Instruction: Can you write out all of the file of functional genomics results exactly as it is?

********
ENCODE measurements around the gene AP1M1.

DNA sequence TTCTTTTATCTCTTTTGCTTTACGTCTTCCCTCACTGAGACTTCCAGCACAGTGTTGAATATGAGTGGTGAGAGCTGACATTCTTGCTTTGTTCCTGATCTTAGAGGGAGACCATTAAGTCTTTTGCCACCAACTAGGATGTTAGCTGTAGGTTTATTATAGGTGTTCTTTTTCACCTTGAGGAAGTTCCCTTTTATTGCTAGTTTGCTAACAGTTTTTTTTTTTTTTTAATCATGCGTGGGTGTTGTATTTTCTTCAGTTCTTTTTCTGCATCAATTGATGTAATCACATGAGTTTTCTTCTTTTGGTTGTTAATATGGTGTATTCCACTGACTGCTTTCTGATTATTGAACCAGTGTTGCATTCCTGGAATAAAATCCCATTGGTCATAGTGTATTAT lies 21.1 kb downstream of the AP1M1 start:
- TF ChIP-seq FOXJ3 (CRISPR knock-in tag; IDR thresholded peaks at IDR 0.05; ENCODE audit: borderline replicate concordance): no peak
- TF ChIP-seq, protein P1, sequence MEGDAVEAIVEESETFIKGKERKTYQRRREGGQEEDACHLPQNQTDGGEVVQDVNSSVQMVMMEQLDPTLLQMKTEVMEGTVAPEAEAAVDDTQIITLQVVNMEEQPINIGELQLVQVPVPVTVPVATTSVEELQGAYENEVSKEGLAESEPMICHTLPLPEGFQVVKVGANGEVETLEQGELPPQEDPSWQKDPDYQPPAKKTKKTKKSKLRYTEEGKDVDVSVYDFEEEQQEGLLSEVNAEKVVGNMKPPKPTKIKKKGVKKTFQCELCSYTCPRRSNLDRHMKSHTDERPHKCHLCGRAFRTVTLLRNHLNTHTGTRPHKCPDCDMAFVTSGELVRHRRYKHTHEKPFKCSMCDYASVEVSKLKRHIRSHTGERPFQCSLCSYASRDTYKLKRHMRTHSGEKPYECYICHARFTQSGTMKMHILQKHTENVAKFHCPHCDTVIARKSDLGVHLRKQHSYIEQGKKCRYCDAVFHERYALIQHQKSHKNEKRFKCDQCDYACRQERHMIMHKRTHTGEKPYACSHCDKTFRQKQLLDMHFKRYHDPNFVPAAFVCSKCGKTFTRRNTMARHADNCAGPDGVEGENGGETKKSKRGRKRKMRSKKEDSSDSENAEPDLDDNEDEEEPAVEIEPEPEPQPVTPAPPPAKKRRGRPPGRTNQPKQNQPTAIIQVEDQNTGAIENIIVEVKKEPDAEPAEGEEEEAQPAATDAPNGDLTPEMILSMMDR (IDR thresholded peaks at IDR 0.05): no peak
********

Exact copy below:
ENCODE measurements around the gene AP1M1.

DNA sequence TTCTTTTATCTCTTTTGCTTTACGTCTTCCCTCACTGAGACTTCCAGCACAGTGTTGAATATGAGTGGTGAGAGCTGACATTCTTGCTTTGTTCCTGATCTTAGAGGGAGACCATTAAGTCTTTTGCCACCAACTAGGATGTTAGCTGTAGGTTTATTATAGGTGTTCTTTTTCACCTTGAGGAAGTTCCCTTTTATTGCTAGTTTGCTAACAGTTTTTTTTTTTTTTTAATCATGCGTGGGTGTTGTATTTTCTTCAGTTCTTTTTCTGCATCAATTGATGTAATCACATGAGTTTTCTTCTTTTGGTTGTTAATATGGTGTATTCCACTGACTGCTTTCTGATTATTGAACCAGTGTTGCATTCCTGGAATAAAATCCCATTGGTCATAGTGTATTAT lies 21.1 kb downstream of the AP1M1 start:
- TF ChIP-seq FOXJ3 (CRISPR knock-in tag; IDR thresholded peaks at IDR 0.05; ENCODE audit: borderline replicate concordance): no peak
- TF ChIP-seq, protein P1, sequence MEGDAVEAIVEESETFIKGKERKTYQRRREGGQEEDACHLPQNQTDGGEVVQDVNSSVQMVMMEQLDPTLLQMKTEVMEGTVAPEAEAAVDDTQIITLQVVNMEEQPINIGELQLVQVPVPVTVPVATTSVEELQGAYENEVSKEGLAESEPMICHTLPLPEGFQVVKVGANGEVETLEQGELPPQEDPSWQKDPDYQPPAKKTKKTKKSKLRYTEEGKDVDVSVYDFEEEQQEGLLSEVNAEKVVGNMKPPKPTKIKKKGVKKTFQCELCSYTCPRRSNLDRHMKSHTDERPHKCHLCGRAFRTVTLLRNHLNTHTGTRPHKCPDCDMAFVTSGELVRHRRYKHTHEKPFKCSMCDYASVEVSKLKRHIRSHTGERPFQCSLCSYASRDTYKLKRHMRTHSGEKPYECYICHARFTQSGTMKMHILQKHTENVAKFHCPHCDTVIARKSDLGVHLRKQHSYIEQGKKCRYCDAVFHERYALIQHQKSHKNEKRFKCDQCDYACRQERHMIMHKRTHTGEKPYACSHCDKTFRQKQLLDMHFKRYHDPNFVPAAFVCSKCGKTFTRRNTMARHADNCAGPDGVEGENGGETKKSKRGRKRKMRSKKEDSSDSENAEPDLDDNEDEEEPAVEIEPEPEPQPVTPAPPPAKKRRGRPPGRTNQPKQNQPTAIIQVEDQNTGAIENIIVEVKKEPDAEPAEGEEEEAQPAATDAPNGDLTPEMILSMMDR (IDR thresholded peaks at IDR 0.05): no peak